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I'm working on a C++ project where I've implemented every class as a separate .h file and .cpp file. I'm finding out this wasn't worth the hassle. - I'm editing back and forth between two files - It caused me a lot of unsuspected headaches (having to add predeclaration, explicitly export templated classes) - I don't see a direct benefit, my code base is bound to stay relatively small (say < 10,000 lines of code) and compilation time isn't substantial.

My question is two fold

a) Is there a benefit I might have missed in keeping implementation and prototype separated?

b) If not, is there any free tool or ide that has the capability of merging a cpp file back into the header file?

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You might have missed the fact that clients can't view your implementation. – chris Jun 27 '12 at 19:42
Presumably there was also hassle from having a class per cpp/hpp. Good practice in C++ allows grouping multiple related classes together in their own hpp/cpp pair. – Alex Wilson Jun 27 '12 at 19:44
If having multiple headers and code files is entirely too much trouble, you should probably just put all your code in a single file. After all, any editor these days will load 10kloc no problem. /sarcasm Even the temptation to do this is a fundamental misunderstanding of how the compilation process works. – ssube Jun 27 '12 at 19:45
Looking at the definition, or at least some breakdown, of compilation units and the stages of compilation (preprocessor, which will handle some of the includes, compiler, linker), will very quickly show why this is a Very Bad Idea. As Jonathon noted in his answer, #include literally includes the text of the file into the other file. If you're using MSVC, there is an option to retain the preprocessor outputs (*.i), which will shed even more light on this. – ssube Jun 27 '12 at 19:57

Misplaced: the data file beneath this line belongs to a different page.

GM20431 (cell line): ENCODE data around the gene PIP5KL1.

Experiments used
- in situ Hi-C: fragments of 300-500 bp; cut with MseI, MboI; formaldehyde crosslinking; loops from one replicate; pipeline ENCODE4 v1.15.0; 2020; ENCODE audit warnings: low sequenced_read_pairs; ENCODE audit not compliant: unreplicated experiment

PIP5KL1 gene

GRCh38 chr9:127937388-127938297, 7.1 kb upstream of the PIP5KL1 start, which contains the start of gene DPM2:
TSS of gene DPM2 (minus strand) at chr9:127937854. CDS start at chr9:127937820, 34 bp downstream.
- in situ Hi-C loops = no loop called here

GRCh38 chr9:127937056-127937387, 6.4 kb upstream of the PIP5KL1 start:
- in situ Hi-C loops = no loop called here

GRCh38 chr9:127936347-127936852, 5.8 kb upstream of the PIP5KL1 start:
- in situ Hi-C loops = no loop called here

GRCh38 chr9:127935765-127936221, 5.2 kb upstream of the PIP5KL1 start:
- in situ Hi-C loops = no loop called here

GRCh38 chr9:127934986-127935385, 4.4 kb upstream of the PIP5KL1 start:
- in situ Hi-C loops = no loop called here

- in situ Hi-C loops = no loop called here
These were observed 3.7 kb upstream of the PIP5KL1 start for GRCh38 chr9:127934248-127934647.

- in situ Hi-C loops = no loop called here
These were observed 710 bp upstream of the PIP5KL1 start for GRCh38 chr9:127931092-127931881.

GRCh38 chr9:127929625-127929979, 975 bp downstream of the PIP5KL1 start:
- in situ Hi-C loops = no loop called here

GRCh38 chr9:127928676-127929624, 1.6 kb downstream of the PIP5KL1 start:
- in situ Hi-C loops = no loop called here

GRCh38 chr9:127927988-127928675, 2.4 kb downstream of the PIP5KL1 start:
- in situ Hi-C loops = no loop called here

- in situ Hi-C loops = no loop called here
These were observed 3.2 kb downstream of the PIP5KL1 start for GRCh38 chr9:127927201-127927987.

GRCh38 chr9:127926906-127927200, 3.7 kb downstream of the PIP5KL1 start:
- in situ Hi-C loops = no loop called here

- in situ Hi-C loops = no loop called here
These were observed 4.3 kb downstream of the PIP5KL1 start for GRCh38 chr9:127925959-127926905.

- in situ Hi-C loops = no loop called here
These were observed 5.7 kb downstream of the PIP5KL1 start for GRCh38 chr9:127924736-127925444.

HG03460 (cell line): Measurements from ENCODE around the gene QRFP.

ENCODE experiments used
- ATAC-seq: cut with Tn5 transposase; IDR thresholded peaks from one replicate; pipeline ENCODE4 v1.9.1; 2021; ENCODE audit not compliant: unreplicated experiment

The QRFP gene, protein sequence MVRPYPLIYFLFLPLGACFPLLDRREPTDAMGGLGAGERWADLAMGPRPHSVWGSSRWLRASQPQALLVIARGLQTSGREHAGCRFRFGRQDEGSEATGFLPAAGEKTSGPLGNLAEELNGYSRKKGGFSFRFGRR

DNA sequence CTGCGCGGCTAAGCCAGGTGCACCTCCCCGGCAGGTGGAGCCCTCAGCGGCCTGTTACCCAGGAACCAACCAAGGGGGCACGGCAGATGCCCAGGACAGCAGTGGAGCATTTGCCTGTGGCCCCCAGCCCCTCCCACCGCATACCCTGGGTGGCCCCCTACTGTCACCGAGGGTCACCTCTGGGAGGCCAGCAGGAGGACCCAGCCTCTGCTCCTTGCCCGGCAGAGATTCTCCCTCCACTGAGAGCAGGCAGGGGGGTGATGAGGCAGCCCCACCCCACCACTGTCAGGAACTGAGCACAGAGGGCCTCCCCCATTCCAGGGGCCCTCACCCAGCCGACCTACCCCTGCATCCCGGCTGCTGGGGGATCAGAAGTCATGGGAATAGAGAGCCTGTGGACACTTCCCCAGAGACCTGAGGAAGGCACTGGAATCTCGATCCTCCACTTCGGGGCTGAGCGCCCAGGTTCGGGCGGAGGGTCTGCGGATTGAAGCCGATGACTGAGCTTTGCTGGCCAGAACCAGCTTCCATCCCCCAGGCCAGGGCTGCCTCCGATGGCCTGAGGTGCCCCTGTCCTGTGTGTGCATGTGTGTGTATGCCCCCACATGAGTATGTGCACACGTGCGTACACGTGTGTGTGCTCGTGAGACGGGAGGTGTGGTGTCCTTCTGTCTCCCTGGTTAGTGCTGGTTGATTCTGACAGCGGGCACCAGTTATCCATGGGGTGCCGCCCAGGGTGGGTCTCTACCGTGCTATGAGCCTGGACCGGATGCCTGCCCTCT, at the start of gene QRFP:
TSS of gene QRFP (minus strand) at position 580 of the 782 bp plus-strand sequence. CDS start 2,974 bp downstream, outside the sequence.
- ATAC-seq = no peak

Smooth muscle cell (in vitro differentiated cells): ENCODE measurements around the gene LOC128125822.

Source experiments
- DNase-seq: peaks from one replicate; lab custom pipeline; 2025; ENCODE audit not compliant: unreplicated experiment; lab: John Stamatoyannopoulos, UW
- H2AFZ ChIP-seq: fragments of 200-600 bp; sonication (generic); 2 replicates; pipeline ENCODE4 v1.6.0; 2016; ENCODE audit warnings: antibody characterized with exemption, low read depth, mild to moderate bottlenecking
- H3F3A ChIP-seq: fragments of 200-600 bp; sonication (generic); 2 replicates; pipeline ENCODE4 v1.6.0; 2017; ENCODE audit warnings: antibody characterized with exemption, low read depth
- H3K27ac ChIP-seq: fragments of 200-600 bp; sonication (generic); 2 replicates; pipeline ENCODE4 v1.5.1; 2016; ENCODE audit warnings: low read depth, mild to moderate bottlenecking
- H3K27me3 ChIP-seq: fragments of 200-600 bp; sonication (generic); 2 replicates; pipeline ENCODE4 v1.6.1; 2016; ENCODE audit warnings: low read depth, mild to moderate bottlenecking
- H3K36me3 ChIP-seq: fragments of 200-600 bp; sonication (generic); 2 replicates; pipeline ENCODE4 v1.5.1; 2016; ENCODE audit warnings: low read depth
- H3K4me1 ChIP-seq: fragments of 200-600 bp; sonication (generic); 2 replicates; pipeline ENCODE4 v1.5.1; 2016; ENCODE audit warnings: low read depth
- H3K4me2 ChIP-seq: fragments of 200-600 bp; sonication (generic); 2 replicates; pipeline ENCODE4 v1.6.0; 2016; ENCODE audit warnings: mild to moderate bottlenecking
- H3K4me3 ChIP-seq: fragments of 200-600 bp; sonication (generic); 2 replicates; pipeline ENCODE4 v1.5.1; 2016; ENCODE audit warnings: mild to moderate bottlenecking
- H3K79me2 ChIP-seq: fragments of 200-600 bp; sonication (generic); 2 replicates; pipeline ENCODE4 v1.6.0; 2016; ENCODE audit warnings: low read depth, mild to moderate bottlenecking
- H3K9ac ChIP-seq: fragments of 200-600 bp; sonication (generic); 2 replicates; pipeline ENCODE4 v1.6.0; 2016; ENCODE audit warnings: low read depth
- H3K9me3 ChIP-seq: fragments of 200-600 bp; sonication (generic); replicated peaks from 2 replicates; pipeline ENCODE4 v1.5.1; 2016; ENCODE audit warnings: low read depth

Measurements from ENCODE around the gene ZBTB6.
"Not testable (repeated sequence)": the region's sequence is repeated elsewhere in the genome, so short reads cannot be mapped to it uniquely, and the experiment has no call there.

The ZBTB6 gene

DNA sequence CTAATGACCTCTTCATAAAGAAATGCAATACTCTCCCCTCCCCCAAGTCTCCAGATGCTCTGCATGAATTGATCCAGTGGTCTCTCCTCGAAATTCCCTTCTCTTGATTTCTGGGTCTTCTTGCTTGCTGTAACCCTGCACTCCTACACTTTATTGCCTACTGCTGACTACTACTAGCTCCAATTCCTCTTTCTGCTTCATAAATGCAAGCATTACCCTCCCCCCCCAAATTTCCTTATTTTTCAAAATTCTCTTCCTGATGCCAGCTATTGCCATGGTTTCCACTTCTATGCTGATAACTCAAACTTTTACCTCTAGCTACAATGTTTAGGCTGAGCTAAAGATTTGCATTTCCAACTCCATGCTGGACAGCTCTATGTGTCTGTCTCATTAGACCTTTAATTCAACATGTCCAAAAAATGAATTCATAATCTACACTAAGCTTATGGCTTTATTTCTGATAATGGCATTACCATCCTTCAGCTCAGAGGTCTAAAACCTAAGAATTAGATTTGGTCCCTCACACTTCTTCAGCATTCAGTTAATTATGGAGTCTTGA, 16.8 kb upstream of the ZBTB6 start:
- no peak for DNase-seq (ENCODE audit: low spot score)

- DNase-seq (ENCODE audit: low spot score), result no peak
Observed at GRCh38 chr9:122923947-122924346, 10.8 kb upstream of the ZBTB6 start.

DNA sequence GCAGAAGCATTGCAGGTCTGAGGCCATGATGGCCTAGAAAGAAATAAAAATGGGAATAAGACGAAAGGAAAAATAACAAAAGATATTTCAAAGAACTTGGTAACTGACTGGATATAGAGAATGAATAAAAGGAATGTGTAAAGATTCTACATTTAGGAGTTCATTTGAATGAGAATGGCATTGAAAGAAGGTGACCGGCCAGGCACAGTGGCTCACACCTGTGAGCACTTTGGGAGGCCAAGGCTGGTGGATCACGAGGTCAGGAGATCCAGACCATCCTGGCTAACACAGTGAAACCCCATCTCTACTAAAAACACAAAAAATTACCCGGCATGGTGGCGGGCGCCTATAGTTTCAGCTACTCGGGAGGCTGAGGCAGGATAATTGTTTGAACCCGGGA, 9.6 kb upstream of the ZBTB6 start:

1. cat *.h >> abc.cpp 2. cat *.cpp >> abc.cpp 3. g++ abc.cpp :P – Pratt Jun 27 '12 at 20:06

Don't do this. For most simple classes, where you want to expose the class for use somewhere else, you should always* have the declaration of the class in a .h header file, and the definition (code) in a .cpp file.

You then include the .h file wherever you want to use the class (ie. instantiate it). However, the linker is responsible for "linking" the code up after each .cpp is compiled separately.

My question for you would be, "how else would you do it?" One mistake I see many n00bs make is to #include "foo.c. Then what happens is, not only do you lose the independent compilation, you run into problems at link-time because there are multiple definitions of the same class. Remember, when you #include a file, it literally plops in the body of that file where you say.

[*] There are of course exceptions to this rule:

One exception to this is for template classes. These have to be in a header file in their entirety. The reason is because the actual code is not generated until the class is instantiated with a type parameter. Then, the compiler essentially "fills-in" the body of the class with the specified type where required. Since the type is not known until then, it cannot be compiled independently and linked-up later.

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Always unless doing template classes... – K-ballo Jun 27 '12 at 19:47
Sometimes you want classes that are only local to one cpp file. This can be for simplicity (no other file needs it) or in order to hide implementation/complexity. So you should not always have the declaration in the header file - only if you want to expose the class to use it elsewhere. – Alex Wilson Jun 27 '12 at 19:47
@K-ballo right, I was working to add that next :-) – Jonathon Reinhart Jun 27 '12 at 19:48
@AlexWilson Sometimes you need to have the declaration in the header even without intent to use it elsewhere; pimpl is an example of that case (and a common reason for class-within-cpp). – ssube Jun 27 '12 at 19:51
@JonathonReinhart Thanks for incorporating the suggestions too. – Alex Wilson Jun 27 '12 at 19:58

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